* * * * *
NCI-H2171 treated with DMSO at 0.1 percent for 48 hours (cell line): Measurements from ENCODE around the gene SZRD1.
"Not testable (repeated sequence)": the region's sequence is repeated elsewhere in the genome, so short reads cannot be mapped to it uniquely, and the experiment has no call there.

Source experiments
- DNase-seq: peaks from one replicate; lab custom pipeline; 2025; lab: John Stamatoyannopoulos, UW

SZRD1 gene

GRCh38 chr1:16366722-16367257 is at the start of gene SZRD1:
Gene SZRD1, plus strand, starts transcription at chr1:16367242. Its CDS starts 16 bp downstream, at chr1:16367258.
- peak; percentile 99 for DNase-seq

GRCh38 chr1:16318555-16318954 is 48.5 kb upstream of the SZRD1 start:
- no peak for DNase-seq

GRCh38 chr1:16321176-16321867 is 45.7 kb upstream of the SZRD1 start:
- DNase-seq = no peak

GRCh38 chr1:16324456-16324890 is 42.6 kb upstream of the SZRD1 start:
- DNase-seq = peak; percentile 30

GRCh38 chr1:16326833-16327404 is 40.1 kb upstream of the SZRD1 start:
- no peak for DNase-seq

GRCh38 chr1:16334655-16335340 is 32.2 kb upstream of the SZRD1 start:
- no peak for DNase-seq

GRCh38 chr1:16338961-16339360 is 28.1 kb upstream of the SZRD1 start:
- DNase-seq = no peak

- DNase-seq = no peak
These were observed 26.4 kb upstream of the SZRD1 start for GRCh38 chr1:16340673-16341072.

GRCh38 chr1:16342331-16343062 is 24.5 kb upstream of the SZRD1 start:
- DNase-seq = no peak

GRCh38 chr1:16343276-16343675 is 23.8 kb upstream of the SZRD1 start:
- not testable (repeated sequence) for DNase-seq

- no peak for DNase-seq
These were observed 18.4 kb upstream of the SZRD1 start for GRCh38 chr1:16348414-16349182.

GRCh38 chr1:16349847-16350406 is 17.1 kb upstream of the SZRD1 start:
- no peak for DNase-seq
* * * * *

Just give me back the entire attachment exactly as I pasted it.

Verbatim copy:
NCI-H2171 treated with DMSO at 0.1 percent for 48 hours (cell line): Measurements from ENCODE around the gene SZRD1.
"Not testable (repeated sequence)": the region's sequence is repeated elsewhere in the genome, so short reads cannot be mapped to it uniquely, and the experiment has no call there.

Source experiments
- DNase-seq: peaks from one replicate; lab custom pipeline; 2025; lab: John Stamatoyannopoulos, UW

SZRD1 gene

GRCh38 chr1:16366722-16367257 is at the start of gene SZRD1:
Gene SZRD1, plus strand, starts transcription at chr1:16367242. Its CDS starts 16 bp downstream, at chr1:16367258.
- peak; percentile 99 for DNase-seq

GRCh38 chr1:16318555-16318954 is 48.5 kb upstream of the SZRD1 start:
- no peak for DNase-seq

GRCh38 chr1:16321176-16321867 is 45.7 kb upstream of the SZRD1 start:
- DNase-seq = no peak

GRCh38 chr1:16324456-16324890 is 42.6 kb upstream of the SZRD1 start:
- DNase-seq = peak; percentile 30

GRCh38 chr1:16326833-16327404 is 40.1 kb upstream of the SZRD1 start:
- no peak for DNase-seq

GRCh38 chr1:16334655-16335340 is 32.2 kb upstream of the SZRD1 start:
- no peak for DNase-seq

GRCh38 chr1:16338961-16339360 is 28.1 kb upstream of the SZRD1 start:
- DNase-seq = no peak

- DNase-seq = no peak
These were observed 26.4 kb upstream of the SZRD1 start for GRCh38 chr1:16340673-16341072.

GRCh38 chr1:16342331-16343062 is 24.5 kb upstream of the SZRD1 start:
- DNase-seq = no peak

GRCh38 chr1:16343276-16343675 is 23.8 kb upstream of the SZRD1 start:
- not testable (repeated sequence) for DNase-seq

- no peak for DNase-seq
These were observed 18.4 kb upstream of the SZRD1 start for GRCh38 chr1:16348414-16349182.

GRCh38 chr1:16349847-16350406 is 17.1 kb upstream of the SZRD1 start:
- no peak for DNase-seq